Thursday, August 26, 2010

Zephyranthes is a Unique Plant

Here's what's in bloom at the home garden today:

Rain Lilies, Zephyr Lilies, Amaryllis, Zephyranthes, or Surprise lilies;  what every you may call them, they are beautiful in my garden journal.  I have been growing the same bulbs for more that 20 years and they never give up!  It is a plant that looks good all summer long.

A fresh, tight bud = a flower for tomorrow
As I understand it, this plant belongs to the amaryllis family.  It is related to the same amaryllis that some gardeners bring into bloom at Christmas time.  Now that I think about it, the bulb resembles the amarylis bulb more than a lily bulb.  The bulb is very round and the leaf growth is flat and long like a blade of grass.  The plant is very unique in that just a few days after rain it will send up a number of buds that blossom the following day.  Water from the garden hose just does not produce the same result, it really needs to be natural rain.  Many people refer to this plant as the Rain Lily for this reason.

Beautiful Rewards After a Rain
 
My mom has a nice pot of the bulbs too.  I was over to her place this week and her pot happened to have four blossoms on it when I took the photo and 3 buds for the next day.  She calls hers the "Surprise Lilies".
I received my bulbs from my grandma after she passed away.  My mom had all of them while I was attending college, but when I moved out on my own she gave me half of what came from my grandma's house.  I remember seeing them where she kept them in a pot next to her hostas.  She also grew oxalis in a pot, but I don't always grow those.  They have increased in number about 3 or 4 times over since I've had them in my pot.  I've gotten a bigger pot twice in 20 or so years.  Next year I could probably go with 2 pots by dividing the bulbs.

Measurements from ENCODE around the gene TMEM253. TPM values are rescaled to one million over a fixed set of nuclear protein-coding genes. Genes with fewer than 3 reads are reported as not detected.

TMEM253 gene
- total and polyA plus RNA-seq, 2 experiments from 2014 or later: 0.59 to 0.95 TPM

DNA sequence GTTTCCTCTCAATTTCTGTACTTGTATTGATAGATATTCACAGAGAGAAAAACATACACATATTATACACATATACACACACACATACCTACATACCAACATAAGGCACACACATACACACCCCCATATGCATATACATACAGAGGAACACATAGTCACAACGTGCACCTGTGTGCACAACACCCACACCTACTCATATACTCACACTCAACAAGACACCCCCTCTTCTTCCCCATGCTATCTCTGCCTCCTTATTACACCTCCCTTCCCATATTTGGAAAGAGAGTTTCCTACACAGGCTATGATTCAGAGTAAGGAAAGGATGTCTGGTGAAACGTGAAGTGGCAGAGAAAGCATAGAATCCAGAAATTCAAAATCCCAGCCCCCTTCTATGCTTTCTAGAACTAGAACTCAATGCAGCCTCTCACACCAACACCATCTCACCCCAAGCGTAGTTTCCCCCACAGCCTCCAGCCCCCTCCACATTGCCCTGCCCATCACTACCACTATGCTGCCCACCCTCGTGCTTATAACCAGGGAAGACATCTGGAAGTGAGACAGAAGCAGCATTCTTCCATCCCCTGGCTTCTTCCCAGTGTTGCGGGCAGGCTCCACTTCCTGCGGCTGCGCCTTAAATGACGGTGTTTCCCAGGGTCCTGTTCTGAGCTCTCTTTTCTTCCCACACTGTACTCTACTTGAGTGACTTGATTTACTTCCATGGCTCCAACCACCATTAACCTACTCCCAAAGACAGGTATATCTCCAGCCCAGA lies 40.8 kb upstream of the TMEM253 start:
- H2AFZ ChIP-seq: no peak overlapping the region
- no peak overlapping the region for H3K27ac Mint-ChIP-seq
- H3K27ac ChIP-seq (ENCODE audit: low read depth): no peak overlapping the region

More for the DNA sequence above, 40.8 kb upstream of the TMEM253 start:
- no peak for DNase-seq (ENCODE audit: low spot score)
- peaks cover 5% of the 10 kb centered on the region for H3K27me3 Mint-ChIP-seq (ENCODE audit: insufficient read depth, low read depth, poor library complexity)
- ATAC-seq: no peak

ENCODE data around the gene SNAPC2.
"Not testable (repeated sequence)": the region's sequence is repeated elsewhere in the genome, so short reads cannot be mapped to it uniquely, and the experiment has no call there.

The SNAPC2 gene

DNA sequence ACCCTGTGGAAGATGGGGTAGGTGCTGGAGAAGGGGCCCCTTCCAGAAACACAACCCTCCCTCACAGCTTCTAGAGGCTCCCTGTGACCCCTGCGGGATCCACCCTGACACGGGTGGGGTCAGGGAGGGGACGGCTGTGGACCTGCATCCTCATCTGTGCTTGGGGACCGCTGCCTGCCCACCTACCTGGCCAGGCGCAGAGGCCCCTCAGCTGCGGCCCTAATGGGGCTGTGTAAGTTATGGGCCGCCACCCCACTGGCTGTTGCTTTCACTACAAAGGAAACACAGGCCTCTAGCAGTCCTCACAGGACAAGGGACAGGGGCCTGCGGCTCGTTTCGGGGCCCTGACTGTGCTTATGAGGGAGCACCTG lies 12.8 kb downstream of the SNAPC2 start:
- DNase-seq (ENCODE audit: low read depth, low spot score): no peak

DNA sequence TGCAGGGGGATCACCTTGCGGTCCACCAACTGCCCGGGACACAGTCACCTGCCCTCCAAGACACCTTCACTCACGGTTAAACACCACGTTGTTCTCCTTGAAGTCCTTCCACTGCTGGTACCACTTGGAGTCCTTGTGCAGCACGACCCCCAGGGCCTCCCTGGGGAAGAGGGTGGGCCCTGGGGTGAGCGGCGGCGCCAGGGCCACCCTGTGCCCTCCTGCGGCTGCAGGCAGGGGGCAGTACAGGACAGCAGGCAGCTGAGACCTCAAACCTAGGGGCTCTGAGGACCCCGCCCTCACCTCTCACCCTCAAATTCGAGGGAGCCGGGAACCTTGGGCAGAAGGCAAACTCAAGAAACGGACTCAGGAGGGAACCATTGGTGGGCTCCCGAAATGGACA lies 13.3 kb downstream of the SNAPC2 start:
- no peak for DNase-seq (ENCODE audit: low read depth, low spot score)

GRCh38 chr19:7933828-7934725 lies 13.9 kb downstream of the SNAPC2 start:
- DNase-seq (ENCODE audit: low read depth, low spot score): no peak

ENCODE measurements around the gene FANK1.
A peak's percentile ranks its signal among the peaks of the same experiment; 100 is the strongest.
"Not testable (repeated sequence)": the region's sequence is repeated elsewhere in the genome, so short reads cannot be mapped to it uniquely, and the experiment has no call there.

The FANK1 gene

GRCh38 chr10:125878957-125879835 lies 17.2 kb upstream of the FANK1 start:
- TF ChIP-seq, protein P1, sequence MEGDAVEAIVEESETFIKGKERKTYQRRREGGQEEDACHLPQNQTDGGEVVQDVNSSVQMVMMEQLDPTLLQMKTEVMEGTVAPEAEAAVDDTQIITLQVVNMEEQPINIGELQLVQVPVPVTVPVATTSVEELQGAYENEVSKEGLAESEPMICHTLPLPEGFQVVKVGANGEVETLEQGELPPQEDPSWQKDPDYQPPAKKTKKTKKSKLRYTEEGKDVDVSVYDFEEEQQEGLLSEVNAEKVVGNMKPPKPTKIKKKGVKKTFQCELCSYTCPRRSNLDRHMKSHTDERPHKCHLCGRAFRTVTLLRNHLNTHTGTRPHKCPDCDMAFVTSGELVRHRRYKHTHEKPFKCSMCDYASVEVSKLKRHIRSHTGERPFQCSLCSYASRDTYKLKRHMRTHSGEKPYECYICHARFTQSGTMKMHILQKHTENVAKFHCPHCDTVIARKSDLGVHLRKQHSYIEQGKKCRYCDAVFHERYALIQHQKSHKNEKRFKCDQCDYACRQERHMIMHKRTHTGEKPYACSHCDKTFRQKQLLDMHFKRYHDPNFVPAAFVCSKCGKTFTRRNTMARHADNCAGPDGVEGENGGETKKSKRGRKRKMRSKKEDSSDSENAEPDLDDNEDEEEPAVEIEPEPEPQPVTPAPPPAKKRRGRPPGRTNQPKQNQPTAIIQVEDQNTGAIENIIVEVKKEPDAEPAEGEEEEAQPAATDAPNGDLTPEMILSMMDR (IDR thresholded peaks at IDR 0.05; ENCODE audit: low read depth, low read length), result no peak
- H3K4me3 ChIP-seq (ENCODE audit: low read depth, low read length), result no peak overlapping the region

To take care of my bulbs I only grow them outside in my yard during the summer season.  Around October 15th I will bring in the pot and allow the bulbs to dry out right in the dirt.  I then cut down all the dried foliage to about 2 inches and carry the pot to the basement for the entire winter.  On about May 7th I will bring up the pot and set it outside and water it well the first day.  Then I will water it about once a week and within a few days it comes to life with lots of growth.  The leaves look like large blades of grass.  I have noticed that mine usually blossom about 4 days after the first spring rain.  There may be as many as 7 or 8 flowers at first.  I then enjoy the plant every day of the summer.  Sometimes it is in bloom, sometimes not.  I can always count on good looking green grassy foliage.  It reminds me of mondo grass that grows in clumps.  To maintain the good looks all summer, all I need to do is pull out old blossoms and once in a while a dried leaf or two.  It is an extra easy plant to keep.  


A Single Blossom for Today

3 comments:

Terriaw said...

I love your new header photo - gorgeous quilt! These flowers and photos you took are stunning! We used to have a couple amarillis plants we grew in the fall too, but forgot about them one year. Love yours!

orchidlover said...

They are gorgeous. I wonder if they would do well over here. they'd be alright for the rain, but I'm not sure about the winter frosts. I'll look them up I think.

Love and hugs Gina xxx

www.welovequilting.com said...

Absolutely gorgeous and very informative. THANK YOU SO MUCH.
Chris